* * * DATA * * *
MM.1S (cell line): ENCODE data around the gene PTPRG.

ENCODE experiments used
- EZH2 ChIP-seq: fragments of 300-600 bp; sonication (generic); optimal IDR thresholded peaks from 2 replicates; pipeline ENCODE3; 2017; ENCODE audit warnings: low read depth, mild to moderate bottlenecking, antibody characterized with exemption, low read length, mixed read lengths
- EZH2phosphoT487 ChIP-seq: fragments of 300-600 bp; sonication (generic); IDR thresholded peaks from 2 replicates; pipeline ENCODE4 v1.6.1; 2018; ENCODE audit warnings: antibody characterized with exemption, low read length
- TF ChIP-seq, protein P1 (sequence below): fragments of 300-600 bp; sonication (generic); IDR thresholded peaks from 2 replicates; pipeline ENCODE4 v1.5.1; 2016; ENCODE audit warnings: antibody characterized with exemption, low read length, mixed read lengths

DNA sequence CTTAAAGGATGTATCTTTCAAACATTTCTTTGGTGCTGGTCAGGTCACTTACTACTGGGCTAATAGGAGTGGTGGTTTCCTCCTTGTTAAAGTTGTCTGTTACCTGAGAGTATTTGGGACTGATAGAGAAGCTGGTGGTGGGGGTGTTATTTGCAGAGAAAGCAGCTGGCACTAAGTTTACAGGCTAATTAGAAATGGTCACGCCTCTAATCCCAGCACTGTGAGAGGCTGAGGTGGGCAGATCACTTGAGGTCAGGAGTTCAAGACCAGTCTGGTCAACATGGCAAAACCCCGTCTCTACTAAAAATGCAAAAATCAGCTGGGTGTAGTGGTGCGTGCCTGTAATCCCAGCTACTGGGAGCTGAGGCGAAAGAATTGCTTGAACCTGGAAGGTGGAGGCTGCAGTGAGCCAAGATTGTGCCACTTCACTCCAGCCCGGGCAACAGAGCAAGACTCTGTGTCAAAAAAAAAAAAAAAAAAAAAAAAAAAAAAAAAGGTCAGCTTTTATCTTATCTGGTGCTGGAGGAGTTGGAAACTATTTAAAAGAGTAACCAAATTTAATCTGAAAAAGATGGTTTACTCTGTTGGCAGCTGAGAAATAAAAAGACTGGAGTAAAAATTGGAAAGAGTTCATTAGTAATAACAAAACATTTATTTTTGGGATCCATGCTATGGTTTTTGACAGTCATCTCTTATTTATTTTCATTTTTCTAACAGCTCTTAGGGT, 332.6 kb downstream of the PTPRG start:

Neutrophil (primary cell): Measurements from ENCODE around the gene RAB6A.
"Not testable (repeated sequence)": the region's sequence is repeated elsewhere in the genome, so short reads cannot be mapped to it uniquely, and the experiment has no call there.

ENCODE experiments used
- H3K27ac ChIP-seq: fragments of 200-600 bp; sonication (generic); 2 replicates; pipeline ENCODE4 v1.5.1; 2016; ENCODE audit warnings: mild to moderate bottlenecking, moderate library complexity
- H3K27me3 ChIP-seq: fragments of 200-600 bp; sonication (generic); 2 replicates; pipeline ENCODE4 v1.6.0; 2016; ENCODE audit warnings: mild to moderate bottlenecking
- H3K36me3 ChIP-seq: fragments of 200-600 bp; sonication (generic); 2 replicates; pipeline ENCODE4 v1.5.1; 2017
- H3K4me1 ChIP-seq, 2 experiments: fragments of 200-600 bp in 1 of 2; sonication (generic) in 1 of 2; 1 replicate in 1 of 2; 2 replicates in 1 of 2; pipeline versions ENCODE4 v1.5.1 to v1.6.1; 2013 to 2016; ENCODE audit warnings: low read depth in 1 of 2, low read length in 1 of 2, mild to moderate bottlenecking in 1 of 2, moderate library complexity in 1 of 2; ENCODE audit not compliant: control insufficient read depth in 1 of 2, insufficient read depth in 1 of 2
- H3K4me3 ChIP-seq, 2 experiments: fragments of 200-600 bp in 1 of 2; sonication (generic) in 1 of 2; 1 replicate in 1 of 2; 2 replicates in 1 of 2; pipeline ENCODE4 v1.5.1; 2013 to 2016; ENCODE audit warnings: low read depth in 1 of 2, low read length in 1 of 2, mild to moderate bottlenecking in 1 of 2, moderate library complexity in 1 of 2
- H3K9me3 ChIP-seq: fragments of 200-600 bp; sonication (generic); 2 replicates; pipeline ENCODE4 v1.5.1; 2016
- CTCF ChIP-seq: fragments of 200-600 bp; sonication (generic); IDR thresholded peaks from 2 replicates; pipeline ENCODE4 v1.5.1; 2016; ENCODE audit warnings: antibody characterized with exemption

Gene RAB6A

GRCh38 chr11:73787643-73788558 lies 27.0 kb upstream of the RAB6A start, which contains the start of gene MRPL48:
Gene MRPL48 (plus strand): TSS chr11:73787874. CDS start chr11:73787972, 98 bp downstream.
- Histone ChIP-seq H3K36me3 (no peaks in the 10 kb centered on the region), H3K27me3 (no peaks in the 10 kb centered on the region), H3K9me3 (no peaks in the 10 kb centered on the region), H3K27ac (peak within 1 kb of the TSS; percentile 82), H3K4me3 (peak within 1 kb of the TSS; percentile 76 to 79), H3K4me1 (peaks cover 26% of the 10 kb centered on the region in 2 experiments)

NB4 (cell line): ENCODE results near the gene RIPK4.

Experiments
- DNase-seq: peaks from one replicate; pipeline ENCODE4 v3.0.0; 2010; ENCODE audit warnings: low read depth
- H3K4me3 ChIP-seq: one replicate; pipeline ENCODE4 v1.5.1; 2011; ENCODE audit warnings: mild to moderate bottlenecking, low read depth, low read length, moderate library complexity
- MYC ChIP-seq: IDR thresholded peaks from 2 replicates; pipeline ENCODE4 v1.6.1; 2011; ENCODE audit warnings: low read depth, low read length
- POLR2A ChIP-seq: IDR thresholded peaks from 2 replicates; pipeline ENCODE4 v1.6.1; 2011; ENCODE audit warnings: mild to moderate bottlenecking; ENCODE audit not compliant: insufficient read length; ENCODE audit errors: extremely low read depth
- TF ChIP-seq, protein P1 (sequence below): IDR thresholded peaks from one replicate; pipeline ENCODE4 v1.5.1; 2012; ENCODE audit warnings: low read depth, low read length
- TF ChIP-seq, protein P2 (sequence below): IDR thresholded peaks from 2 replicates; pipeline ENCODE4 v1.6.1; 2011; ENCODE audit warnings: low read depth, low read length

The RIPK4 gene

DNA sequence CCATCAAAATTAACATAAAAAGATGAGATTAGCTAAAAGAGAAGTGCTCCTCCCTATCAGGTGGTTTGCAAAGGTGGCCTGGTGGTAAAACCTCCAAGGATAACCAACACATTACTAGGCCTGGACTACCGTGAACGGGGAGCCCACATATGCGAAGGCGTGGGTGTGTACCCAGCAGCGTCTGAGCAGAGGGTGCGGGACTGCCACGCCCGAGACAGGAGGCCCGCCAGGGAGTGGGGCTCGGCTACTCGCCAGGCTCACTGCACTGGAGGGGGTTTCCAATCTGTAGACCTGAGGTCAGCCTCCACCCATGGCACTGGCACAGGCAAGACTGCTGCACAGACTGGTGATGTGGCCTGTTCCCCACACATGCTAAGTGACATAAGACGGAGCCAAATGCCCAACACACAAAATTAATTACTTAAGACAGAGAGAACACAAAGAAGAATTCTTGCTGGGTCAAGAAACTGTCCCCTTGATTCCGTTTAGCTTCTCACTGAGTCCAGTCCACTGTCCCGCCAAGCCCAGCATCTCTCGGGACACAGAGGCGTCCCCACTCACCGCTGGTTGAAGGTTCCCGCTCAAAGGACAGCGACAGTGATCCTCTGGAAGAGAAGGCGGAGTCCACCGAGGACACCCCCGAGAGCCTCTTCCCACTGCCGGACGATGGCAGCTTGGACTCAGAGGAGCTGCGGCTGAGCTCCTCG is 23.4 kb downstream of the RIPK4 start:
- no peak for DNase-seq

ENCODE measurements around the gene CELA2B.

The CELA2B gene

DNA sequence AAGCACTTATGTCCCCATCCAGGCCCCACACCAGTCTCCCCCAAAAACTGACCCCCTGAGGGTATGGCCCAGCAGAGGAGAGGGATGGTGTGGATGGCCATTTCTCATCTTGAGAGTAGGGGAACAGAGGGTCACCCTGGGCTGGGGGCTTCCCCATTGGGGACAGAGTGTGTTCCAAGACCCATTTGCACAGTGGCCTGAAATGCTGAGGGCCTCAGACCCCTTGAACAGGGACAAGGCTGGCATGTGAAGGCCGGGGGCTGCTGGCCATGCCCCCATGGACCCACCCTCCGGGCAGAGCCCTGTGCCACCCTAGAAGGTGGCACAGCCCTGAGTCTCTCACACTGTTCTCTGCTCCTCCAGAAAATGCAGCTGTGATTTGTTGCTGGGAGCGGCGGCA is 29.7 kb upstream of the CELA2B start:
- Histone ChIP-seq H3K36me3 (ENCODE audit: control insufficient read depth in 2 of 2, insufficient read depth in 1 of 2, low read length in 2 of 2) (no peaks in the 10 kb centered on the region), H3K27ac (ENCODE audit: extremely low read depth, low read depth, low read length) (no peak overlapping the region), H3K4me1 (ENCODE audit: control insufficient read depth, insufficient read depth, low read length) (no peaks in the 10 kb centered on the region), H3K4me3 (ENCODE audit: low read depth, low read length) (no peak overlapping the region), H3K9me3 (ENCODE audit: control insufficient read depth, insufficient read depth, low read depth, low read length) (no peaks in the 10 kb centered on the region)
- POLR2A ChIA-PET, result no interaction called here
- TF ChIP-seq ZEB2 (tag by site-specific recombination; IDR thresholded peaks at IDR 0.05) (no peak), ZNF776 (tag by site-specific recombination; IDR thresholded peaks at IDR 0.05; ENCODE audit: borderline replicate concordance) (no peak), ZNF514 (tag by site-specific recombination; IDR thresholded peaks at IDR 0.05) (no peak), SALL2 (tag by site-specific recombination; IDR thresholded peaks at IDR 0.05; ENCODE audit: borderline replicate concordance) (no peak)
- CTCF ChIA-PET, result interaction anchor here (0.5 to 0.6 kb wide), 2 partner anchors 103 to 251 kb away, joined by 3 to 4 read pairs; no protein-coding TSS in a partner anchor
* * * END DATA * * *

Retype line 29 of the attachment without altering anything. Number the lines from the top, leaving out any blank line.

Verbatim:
The RIPK4 gene